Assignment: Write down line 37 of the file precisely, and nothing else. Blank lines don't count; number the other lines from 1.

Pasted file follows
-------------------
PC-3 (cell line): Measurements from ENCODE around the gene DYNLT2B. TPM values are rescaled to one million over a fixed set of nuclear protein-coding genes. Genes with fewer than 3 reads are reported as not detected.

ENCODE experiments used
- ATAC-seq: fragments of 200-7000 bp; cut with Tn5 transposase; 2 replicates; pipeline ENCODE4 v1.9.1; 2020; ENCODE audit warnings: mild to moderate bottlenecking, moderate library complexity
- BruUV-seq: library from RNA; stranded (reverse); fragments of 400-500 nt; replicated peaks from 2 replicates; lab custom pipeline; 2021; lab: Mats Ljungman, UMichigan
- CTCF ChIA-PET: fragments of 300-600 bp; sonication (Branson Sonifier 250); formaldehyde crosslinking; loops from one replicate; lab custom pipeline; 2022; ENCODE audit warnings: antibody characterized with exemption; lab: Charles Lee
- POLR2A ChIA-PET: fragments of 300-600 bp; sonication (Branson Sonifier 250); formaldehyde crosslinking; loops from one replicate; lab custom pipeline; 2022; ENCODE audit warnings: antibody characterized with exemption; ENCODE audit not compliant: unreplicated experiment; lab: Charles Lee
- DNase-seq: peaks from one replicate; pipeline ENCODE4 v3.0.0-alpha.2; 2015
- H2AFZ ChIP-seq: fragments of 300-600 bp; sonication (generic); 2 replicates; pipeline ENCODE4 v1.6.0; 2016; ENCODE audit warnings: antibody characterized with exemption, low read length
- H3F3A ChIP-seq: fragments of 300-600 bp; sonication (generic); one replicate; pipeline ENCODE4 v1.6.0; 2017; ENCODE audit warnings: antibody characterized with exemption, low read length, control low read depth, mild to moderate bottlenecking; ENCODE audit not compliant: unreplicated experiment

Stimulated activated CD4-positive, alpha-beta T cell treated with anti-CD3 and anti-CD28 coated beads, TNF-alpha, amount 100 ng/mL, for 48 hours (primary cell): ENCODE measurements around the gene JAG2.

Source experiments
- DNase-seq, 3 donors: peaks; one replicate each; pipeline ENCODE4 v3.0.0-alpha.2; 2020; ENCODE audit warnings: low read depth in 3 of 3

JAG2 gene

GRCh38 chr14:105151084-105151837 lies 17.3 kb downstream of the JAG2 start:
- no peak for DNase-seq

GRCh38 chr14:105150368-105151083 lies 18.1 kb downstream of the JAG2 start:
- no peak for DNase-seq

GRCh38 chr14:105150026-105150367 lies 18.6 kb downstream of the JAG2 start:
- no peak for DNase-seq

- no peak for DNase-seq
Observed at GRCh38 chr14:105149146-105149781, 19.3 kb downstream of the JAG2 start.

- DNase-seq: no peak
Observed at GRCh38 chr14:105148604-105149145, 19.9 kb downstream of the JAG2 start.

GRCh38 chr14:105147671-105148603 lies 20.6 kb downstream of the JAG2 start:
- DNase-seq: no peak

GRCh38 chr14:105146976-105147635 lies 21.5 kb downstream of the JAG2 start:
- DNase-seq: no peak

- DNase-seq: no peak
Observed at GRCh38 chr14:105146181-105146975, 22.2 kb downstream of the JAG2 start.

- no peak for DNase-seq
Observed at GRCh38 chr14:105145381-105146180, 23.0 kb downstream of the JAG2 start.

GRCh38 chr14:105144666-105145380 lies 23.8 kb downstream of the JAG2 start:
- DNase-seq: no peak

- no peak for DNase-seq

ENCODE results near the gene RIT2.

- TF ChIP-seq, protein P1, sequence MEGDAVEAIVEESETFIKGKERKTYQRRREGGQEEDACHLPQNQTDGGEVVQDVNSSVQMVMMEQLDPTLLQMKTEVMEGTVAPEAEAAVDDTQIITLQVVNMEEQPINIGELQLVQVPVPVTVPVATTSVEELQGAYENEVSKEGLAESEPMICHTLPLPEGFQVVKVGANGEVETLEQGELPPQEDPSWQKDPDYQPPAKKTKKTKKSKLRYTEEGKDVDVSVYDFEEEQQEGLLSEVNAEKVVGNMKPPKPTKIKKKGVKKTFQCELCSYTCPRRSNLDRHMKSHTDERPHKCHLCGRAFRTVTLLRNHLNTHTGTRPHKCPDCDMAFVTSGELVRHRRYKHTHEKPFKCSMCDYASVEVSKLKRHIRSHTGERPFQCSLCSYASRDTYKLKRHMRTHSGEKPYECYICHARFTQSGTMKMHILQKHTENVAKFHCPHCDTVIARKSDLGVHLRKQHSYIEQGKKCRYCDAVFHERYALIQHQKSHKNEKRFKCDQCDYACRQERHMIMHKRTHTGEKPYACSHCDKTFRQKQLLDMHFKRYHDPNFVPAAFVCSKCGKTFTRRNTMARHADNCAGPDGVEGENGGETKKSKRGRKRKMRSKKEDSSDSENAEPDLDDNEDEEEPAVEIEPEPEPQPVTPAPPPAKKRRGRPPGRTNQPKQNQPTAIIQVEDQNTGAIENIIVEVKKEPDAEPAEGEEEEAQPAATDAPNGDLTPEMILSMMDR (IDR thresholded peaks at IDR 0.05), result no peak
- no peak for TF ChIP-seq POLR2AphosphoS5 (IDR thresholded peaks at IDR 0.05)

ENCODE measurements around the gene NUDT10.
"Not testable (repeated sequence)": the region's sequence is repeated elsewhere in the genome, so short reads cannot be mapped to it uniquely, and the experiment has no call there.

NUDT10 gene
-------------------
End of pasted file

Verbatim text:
- no peak for TF ChIP-seq POLR2AphosphoS5 (IDR thresholded peaks at IDR 0.05)